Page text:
NOVA and Northern Virginia Chamber Launch 3rd Annual Workforce Index

February 9, 2024

On Jan. 30, the Northern Virginia Chamber of Commerce and NOVA launched the third annual Northern Virginia Workforce Index at the Chamber’s 32nd Annual Economic Outlook Summit at George Mason University’s Van Metre Hall. This comprehensive forecasting tool, developed with support from the University of Virginia's Center for Survey Research, is an annual survey of area employers, the results of which provide valuable insights into our region’s current and future workforce, including hiring trends, demographic shifts and economic perspectives.


The 2023 Workforce Index reveals that a tight labor market and high labor costs continue to make hiring and retaining talent a challenge for Northern Virginia businesses. At the Economic Outlook event, that challenge, among others, was the focus of an impressive panel led by Bert Pallia, portfolio vice president of strategic accounts at Appian Corporation. Panelists included Benita Thompson-Byas, senior vice president and vice chairman of the board at Thompson Hospitality Corporation; Michael Beckley, founder and CTO at Appian; and Christopher Clemente, chairman of the board of directors and CEO at Comstock.

NOVA President Anne M. Kress delivered the keynote address and noted that the results of the latest survey represent the highest level of participation among businesses in our region since the report’s inception three years ago.

“Employment in our region is up and on par with the nation’s top 10 MSAs [metropolitan statistical areas]. Hiring has increased, and it will increase next year,” noted Kress. She went on to say how “that success also highlights the region’s challenge — workforce availability.”

NOVA, as the largest supplier of talent to the region, seeks to address that very issue through its industry-informed applied degree and workforce credential programs. The College also aims to facilitate hiring by forming strategic relationships with area employers, encouraging them to tap into NOVA’s wide-ranging talent pool through experiential learning opportunities like internships and apprenticeships. According to the results of the 2023 Workforce Index, however, such work-based learning continues to be underutilized as a regular recruiting tool, with fewer than half of respondents indicating that they use internships to recruit talent, and fewer than a quarter indicating that they use apprenticeships.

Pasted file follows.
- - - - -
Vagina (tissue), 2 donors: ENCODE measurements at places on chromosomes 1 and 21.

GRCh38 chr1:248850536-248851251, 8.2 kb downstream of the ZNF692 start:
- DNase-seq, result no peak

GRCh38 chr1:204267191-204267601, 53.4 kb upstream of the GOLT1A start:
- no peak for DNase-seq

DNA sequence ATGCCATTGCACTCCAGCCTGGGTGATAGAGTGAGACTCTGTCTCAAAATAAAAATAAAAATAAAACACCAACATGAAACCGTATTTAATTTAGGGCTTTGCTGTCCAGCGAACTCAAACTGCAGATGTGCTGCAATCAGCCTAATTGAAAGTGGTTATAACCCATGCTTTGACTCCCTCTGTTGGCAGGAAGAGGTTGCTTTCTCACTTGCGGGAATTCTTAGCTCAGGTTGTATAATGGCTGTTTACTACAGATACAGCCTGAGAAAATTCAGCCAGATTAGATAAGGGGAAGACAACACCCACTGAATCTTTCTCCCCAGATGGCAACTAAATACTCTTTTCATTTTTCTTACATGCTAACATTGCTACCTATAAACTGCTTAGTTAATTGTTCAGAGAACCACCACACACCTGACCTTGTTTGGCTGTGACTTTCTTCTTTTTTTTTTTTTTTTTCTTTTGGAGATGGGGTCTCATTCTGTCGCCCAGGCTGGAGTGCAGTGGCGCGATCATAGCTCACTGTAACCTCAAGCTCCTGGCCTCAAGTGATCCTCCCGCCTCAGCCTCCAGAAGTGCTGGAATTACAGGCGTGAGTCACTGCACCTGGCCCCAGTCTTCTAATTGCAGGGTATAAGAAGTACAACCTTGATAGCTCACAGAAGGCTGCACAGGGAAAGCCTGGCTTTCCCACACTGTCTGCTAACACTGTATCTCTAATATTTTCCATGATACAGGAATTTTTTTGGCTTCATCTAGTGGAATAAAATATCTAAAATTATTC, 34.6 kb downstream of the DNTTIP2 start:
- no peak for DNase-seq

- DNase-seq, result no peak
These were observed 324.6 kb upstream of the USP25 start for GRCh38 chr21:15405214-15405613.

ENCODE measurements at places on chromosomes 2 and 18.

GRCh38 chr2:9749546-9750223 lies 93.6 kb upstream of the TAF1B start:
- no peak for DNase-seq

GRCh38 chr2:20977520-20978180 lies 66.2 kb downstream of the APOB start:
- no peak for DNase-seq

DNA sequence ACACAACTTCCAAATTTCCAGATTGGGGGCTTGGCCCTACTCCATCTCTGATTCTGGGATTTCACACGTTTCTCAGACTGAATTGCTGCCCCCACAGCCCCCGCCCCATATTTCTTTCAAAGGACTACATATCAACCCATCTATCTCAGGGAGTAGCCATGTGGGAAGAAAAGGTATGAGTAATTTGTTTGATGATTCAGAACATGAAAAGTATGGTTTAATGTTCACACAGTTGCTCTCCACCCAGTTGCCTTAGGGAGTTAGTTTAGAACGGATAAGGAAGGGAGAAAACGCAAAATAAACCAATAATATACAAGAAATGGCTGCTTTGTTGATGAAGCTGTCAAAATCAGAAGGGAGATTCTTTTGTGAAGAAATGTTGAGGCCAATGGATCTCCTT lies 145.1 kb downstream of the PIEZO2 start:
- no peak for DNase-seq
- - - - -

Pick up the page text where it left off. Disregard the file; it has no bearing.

More key trends from the report:

  • Over a quarter of businesses, compared to just 18% last year, reported anticipating increased reliance on part-time, temporary or contract workers in the future.
  • This year’s Index revealed a notable decline in businesses reporting an increased focus on diversity, equity and inclusion (DEI) efforts in hiring practices. While last year’s Index indicated that 29% of businesses anticipated greater emphasis on DEI efforts in hiring, that number dropped to 22% this year.
  • About a third of businesses reported returning to pre-pandemic in-person work patterns, versus a majority-virtual workforce that rose to new heights during the pandemic. In fact, 33% and 34% of businesses surveyed, respectively, indicated that the share of employees who can telework and the number of hours per week that employees can telework have returned to pre-pandemic levels. In 2022, these percentages were 26% and 29%. This could reflect a stronger preference by many companies nationwide — including at larger corporations like Amazon and Apple — for their employees to return to predominantly in-person work.
  • In 2023, the Commonwealth of Virginia eliminated educational degree requirements for approximately 90% of state government jobs. (See Laura Vozzella’s Washington Post article on the topic here.) In fact, Va. Governor Glenn Youngkin’s decision to do so represents the latest in a nationwide push away from degree requirements in favor of skills-based hiring.

Panel questions at the launch event centered around businesses’ adoption of advanced technologies, including artificial intelligence (AI), along with the challenges and opportunities that accompany such innovation. Said Kress, “Every industry is responding to the AI challenge. Only 5% noted no increase [in how AI affects their work]. What this is telling us is that every job is a technology job.”

Expanding on that notion, Benita Thompson-Byas said of Thompson Hospitality, “We are mainly looking at technology to enhance the customer experience [and] to make our employees’ lives better. That way, they have a more efficient and streamlined way to process orders.” She noted the intention of implementing advanced technologies “is not to … eliminate jobs but to make jobs easier.” Christopher Clemente felt differently, however, remarking how the increased efficiencies AI makes possible will ultimately affect “how many people [Comstock] needs.”  

What is indisputable is that AI and other advanced technologies will bring about rapid change. Appian’s Michael Beckley sees that change as a new era of innovation more than 100 years in the making: “I … see a nation that is poised for another decade of growth, much like the Roaring Twenties a century ago. The opportunity is there, the demand is there. The question is, do we have the vision and foresight … to break through … structural barriers [and] unleash that potential?”

The Northern Virginia Workforce Index and the Annual Economic Outlook Summit are important tools to keep a finger on the pulse of the region’s workforce trends. The partnership between NOVA and the Northern Virginia Chamber of Commerce, as well as myriad employer partners throughout the region, ensures the pipeline of workers in critical fields remains robust and continuous and that the Northern Virginia region continues to thrive with a satisfied and sustainable workforce.

The executive summary and full Workforce Index can be found here.

Topics: press release